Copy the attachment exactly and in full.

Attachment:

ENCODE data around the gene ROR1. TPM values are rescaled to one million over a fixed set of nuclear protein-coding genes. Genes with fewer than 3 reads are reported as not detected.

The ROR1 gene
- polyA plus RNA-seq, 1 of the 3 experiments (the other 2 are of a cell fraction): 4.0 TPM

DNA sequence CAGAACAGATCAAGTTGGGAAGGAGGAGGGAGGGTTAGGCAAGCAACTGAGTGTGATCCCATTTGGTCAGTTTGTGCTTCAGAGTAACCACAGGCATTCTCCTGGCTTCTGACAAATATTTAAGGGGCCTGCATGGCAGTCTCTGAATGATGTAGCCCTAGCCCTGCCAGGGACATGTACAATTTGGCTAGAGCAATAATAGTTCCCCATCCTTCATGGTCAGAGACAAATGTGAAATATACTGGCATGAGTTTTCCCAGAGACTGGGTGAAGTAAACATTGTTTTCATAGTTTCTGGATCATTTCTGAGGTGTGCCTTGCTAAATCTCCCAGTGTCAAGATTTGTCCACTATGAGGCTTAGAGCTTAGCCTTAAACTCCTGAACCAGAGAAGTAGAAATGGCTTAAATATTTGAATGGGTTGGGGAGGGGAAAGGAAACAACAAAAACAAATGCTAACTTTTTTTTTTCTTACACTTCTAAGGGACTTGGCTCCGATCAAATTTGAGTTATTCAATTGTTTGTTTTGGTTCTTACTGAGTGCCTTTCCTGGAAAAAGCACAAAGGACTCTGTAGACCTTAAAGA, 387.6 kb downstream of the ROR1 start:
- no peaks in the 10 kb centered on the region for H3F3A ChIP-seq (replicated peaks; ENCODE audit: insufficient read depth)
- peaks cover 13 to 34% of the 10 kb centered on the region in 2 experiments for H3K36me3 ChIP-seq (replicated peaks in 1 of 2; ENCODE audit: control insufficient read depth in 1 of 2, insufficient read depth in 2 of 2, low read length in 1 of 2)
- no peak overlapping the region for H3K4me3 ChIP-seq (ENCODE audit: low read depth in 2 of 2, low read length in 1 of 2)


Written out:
ENCODE data around the gene ROR1. TPM values are rescaled to one million over a fixed set of nuclear protein-coding genes. Genes with fewer than 3 reads are reported as not detected.

The ROR1 gene
- polyA plus RNA-seq, 1 of the 3 experiments (the other 2 are of a cell fraction): 4.0 TPM

DNA sequence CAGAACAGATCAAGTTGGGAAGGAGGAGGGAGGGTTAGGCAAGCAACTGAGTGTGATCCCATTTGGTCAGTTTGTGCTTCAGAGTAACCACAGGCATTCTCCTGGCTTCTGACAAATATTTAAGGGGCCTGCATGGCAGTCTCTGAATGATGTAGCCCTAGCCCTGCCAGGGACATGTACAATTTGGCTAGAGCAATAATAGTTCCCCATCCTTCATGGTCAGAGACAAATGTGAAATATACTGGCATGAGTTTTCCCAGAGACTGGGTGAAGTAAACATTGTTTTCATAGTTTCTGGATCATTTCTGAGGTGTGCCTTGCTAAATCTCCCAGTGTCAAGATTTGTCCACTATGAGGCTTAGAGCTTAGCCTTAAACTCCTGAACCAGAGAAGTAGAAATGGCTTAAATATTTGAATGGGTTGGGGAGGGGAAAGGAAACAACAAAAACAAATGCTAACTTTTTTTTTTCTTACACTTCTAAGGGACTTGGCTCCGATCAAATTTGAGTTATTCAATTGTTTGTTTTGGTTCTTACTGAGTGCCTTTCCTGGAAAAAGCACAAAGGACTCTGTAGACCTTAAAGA, 387.6 kb downstream of the ROR1 start:
- no peaks in the 10 kb centered on the region for H3F3A ChIP-seq (replicated peaks; ENCODE audit: insufficient read depth)
- peaks cover 13 to 34% of the 10 kb centered on the region in 2 experiments for H3K36me3 ChIP-seq (replicated peaks in 1 of 2; ENCODE audit: control insufficient read depth in 1 of 2, insufficient read depth in 2 of 2, low read length in 1 of 2)
- no peak overlapping the region for H3K4me3 ChIP-seq (ENCODE audit: low read depth in 2 of 2, low read length in 1 of 2)